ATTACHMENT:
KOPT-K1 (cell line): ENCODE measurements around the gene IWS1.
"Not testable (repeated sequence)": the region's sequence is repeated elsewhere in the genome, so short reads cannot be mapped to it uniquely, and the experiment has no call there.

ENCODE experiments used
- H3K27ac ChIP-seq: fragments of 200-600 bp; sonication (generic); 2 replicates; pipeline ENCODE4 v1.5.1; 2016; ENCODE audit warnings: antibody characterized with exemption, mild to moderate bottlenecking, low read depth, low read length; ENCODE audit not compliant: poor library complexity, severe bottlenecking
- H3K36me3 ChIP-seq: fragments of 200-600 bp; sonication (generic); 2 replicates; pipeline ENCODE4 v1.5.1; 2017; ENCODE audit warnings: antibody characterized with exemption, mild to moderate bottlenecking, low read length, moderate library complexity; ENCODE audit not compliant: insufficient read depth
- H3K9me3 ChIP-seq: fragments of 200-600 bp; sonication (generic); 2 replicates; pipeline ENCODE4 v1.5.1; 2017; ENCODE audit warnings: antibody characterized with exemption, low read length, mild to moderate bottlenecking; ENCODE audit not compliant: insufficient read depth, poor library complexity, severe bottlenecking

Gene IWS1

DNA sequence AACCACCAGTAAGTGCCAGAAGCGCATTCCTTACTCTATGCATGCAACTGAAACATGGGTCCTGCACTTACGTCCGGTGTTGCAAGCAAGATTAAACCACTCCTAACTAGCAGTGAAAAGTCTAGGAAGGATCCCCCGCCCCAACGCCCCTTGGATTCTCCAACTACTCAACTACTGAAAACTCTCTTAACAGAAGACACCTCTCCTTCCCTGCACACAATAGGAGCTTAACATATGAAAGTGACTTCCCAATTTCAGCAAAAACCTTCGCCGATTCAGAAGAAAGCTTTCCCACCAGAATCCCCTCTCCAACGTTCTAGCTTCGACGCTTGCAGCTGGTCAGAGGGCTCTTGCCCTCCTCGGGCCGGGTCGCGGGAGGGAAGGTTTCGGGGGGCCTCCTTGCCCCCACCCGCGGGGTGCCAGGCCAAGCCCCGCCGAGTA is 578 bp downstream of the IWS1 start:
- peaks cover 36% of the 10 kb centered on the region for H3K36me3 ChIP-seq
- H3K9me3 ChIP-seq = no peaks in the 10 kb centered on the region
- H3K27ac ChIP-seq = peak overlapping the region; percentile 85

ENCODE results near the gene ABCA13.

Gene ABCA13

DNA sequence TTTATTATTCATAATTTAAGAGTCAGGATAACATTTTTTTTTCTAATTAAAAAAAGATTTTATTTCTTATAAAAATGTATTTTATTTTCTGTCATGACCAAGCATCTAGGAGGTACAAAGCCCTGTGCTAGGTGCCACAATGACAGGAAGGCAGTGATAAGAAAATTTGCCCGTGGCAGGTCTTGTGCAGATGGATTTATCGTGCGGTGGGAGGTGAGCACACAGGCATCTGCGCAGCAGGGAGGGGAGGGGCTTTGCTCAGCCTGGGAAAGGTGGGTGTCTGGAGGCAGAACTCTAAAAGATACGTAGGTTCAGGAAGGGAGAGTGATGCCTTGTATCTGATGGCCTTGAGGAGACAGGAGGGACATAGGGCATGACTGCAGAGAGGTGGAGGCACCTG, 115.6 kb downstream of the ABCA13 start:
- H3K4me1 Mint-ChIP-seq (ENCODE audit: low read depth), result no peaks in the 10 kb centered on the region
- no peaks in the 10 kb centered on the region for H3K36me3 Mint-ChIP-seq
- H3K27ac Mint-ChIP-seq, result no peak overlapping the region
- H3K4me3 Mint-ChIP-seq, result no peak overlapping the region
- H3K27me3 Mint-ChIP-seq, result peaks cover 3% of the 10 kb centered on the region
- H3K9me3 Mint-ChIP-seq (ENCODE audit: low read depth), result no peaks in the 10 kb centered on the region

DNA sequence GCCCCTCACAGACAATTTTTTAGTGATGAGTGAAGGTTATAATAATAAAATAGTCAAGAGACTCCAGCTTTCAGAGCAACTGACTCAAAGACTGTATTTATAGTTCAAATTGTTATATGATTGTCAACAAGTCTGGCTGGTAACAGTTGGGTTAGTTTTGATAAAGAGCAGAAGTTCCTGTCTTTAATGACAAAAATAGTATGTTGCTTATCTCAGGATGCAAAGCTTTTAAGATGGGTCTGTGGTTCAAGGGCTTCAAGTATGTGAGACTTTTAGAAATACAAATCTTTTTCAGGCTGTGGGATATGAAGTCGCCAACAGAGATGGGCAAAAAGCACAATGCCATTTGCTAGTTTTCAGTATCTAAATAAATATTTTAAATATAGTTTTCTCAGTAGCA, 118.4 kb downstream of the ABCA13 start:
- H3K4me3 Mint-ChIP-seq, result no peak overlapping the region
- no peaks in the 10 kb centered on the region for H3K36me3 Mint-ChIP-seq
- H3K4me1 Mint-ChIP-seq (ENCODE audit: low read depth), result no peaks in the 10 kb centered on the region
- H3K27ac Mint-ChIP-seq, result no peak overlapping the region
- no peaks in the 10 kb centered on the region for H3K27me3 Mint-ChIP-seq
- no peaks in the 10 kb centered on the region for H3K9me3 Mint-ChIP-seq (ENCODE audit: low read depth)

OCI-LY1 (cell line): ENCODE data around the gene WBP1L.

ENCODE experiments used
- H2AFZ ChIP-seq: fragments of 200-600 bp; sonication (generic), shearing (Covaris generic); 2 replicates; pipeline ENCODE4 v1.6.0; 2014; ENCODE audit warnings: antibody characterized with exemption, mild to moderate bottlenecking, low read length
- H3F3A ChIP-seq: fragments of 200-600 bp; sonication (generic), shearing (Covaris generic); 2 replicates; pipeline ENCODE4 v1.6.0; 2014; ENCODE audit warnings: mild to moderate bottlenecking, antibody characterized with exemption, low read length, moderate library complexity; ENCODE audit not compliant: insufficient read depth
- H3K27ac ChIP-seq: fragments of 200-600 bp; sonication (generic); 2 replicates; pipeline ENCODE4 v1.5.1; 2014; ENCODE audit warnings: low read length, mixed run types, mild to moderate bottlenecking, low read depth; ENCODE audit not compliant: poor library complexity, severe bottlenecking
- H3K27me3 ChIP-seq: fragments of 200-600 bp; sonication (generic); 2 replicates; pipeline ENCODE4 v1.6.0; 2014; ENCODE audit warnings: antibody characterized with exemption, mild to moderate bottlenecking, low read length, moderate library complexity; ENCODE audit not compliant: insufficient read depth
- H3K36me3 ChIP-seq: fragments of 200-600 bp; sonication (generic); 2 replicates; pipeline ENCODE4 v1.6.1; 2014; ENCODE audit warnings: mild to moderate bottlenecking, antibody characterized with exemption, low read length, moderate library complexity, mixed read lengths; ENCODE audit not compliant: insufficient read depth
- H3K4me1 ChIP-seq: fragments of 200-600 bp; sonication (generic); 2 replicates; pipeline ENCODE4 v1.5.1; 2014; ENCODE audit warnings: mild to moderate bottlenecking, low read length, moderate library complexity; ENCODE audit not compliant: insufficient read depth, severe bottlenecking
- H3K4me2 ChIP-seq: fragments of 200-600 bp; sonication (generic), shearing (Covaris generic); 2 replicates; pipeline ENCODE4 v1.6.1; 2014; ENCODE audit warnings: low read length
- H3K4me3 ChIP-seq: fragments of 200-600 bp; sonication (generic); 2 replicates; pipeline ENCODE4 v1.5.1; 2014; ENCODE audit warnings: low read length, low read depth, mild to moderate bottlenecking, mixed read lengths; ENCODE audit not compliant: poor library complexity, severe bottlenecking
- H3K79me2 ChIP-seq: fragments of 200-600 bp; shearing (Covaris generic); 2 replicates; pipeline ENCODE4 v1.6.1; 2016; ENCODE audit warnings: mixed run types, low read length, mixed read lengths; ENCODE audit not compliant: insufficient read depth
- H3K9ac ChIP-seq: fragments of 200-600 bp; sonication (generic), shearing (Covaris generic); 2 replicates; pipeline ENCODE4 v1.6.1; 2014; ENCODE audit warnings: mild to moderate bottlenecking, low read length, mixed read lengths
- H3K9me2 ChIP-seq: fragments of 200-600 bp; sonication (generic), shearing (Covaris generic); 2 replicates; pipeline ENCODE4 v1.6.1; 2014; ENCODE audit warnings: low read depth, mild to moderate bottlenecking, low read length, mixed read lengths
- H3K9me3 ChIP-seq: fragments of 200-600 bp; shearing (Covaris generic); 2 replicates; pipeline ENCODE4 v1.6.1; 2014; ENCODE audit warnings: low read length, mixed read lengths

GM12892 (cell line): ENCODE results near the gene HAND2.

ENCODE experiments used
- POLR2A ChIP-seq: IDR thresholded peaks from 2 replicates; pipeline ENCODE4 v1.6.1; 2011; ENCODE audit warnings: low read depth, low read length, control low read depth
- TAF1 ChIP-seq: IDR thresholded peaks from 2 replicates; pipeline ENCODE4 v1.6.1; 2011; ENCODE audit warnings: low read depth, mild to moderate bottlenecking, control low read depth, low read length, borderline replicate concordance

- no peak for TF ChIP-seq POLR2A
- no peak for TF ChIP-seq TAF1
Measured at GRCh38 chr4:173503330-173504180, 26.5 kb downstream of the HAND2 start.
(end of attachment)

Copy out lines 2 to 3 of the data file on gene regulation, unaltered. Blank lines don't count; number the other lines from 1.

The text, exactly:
"Not testable (repeated sequence)": the region's sequence is repeated elsewhere in the genome, so short reads cannot be mapped to it uniquely, and the experiment has no call there.

ENCODE experiments used